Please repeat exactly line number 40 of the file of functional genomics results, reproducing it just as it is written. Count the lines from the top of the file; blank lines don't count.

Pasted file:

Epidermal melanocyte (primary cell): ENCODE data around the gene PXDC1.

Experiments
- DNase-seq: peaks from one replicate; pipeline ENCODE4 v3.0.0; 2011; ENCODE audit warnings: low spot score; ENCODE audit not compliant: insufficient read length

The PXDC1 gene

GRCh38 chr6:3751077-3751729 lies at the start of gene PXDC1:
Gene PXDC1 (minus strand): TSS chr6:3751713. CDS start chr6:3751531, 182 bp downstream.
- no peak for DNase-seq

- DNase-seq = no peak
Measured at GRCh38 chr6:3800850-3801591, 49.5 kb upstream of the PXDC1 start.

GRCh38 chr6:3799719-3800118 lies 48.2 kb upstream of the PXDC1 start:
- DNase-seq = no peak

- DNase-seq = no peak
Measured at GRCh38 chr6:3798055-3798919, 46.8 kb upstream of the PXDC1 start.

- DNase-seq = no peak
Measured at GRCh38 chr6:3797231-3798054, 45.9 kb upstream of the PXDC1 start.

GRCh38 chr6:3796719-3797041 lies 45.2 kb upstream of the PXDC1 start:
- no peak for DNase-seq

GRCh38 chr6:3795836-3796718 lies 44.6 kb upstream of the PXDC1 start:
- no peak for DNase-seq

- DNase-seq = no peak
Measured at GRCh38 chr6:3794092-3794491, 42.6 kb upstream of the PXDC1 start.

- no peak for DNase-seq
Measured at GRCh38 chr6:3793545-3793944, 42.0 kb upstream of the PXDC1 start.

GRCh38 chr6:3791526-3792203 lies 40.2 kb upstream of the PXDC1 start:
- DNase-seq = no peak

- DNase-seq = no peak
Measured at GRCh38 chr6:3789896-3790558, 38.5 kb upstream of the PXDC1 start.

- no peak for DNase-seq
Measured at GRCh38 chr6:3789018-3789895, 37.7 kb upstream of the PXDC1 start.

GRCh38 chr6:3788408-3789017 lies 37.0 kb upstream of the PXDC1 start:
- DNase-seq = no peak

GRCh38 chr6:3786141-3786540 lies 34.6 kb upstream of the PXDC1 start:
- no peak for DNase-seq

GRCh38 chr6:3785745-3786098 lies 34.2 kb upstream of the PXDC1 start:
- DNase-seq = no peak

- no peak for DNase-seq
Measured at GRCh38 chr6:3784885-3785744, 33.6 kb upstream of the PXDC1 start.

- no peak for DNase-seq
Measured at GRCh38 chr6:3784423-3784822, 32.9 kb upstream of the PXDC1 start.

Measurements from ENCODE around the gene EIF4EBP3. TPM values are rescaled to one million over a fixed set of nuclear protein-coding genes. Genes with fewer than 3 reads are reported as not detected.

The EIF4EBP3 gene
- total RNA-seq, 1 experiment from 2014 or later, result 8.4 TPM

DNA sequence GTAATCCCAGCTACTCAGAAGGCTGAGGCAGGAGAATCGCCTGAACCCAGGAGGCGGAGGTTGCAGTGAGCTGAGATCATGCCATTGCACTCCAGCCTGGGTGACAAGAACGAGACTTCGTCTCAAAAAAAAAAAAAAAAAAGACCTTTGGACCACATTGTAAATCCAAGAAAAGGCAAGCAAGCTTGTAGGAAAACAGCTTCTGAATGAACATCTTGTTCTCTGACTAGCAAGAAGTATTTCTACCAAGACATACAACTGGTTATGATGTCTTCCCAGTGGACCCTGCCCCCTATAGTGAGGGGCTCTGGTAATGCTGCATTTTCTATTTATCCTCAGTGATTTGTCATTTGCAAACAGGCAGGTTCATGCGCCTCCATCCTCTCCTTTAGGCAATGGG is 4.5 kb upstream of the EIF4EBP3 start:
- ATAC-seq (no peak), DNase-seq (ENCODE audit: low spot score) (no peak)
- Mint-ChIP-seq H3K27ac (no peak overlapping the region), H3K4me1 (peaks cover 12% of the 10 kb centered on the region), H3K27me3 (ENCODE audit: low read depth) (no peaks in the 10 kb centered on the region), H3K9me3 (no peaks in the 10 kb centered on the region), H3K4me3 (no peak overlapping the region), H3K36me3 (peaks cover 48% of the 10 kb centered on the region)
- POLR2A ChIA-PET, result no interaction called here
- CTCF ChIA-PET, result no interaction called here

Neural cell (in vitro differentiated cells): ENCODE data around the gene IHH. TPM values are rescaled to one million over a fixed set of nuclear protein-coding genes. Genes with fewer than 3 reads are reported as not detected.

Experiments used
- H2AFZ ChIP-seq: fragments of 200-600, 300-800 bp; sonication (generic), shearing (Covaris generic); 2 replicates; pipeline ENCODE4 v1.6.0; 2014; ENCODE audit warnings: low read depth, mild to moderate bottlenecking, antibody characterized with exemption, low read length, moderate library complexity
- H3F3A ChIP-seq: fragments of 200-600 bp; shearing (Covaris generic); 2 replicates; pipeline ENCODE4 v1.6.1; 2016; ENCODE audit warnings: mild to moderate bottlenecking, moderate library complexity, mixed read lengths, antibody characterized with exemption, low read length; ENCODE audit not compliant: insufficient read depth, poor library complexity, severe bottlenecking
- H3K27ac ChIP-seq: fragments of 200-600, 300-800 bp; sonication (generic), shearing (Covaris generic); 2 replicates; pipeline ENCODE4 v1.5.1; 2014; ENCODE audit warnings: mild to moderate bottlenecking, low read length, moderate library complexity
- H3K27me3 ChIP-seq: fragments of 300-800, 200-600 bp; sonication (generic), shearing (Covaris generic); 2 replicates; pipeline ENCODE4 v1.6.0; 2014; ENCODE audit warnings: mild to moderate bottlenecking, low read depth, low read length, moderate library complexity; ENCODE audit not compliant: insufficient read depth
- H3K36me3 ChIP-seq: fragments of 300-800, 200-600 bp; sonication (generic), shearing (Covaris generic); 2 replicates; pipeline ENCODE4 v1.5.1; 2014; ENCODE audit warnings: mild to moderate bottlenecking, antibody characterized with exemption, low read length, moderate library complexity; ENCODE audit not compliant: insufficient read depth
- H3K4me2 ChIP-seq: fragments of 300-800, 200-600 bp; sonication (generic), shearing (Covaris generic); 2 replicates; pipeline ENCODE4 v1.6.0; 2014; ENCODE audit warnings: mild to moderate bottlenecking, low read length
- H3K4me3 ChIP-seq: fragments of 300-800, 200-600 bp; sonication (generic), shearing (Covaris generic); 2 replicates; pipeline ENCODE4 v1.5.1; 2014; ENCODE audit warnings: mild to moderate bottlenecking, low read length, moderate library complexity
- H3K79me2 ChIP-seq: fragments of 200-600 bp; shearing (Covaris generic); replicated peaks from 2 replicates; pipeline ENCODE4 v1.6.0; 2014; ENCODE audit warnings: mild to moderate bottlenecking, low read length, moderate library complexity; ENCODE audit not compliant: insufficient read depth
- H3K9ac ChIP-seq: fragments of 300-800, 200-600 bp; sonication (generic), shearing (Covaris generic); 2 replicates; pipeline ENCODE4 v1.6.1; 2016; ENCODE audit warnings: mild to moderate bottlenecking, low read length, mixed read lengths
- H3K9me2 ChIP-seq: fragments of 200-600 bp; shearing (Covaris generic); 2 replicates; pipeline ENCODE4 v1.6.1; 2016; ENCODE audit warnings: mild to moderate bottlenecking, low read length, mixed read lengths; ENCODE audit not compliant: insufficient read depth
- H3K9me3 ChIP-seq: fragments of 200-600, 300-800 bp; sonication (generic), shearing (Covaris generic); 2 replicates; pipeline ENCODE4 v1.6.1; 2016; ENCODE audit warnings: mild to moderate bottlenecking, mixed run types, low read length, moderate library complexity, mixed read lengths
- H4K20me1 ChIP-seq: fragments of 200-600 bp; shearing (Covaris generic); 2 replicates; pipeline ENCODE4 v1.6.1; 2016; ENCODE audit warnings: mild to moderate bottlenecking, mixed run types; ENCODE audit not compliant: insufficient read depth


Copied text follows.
Measurements from ENCODE around the gene EIF4EBP3. TPM values are rescaled to one million over a fixed set of nuclear protein-coding genes. Genes with fewer than 3 reads are reported as not detected.